Archaeological sites in the historic town of Hasankeyf that are at risk of being submerged can be saved if external funding sources for the Ilısu Dam are cut, said the former country director of the World Bank in Turkey.
Speaking at the American Research Institute in Turkey Monday, Andrew Vorkink said he believes cutting off the external sources of funding for the controversial Ilısu Dam project is the only way to postpone, and eventually stop, its construction, which endangers the archaeological sites located in the Hasankeyf area.
Supported in his opinion by one of the members of the Initiative to Keep Hasankeyf Alive, Vorkink cited the example of the United Kingdom, the first country to financially contribute to the construction of the Ilısu Dam. Public pressure forced the UK to withdraw its participation one year later, and Turkey was forced to search for other means of financial support. Since 2004, Germany, Switzerland and Austria have offered alternative funding sources for the dam, but the project was suspended in December 2008 because of protests by domestic and international organizations.
According to Vorkink, who is currently a visiting professor at Istanbul's Boğaziçi University, the involvement of international parties and the scale of the Ilısu project make it the most relevant development initiative taking place in Turkey.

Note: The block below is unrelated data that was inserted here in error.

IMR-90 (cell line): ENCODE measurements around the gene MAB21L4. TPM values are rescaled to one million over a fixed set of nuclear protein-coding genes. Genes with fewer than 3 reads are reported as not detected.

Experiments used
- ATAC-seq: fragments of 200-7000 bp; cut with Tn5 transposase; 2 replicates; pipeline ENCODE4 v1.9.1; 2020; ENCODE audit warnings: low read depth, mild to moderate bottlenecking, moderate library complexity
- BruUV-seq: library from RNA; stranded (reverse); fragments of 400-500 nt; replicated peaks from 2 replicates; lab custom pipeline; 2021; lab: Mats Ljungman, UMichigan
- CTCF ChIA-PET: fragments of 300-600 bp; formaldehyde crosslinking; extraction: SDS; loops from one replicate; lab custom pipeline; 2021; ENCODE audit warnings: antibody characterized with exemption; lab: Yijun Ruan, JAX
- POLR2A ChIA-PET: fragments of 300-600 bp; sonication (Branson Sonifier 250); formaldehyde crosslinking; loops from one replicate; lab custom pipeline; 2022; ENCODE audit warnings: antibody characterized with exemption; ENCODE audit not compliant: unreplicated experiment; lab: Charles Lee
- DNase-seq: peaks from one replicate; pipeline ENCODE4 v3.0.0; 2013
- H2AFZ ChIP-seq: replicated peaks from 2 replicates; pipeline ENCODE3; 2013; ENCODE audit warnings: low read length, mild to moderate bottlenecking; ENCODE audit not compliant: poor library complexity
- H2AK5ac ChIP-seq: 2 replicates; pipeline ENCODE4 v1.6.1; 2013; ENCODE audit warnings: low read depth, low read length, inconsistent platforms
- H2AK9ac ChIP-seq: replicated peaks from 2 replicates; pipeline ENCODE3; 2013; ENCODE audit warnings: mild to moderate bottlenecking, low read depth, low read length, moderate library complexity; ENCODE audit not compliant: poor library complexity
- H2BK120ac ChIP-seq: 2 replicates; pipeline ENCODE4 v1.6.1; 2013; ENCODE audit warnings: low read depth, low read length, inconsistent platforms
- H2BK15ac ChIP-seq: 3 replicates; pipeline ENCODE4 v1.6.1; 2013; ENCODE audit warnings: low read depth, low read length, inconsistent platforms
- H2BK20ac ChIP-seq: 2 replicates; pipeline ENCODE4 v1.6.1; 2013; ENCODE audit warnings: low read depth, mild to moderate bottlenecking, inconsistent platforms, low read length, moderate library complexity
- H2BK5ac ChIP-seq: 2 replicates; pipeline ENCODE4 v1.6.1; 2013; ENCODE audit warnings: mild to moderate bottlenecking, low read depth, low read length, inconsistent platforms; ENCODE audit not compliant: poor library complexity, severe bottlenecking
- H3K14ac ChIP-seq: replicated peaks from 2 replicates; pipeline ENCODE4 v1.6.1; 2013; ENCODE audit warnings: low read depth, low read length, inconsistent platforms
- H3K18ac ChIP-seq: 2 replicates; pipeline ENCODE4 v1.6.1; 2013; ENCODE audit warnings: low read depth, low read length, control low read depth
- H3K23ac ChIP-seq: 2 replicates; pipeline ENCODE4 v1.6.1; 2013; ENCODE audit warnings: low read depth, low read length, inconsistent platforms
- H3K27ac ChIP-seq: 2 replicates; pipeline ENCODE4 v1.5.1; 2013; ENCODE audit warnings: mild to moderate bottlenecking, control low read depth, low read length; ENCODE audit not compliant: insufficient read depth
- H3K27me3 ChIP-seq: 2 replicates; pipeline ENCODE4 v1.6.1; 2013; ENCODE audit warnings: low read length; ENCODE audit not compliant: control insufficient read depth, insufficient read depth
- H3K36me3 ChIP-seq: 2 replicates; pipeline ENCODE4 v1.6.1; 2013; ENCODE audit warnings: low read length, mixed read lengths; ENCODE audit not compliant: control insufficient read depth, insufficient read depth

If sufficient financial resources are available for the project, he said, the Turkish government is unlikely to give up on the dam, citing the prior construction of the Atatürk Dam, which was completed despite the tension it created between Turkey and Syria. The blocking of river-water flow for one month in order to fill the Atatürk Dam’s reservoir, Vorkink said, is believed to be one of the reasons that started Syrian support for the outlawed Kurdistan Workers’ Party, or PKK.
The World Bank, which was among the first institutions to finance the construction of the Ilısu Dam, has refused to give further support to the project, deeming that it did not meet standards for preservation of archaeological sites, despite the Turkish government’s willingness to spent 30 million euros to move 14 historical sites. The World Bank has also revised its policy toward similar projects and does not provide any financial assistance to initiatives that will have a negative impact on cultural heritage, population or the environment. As a result of the new policy, the organization has likewise withdrawn its support for the construction of the world’s biggest dam, the Three Gorges Dam in China, which has caused the resettlement of nearly 2 million people.
The construction of the Ilısu Dam is part of the Southeastern Anatolia Project, or GAP, which aims to bring irrigation to the driest part of Turkey and provide the region with potable water and electricity in order to raise its productivity.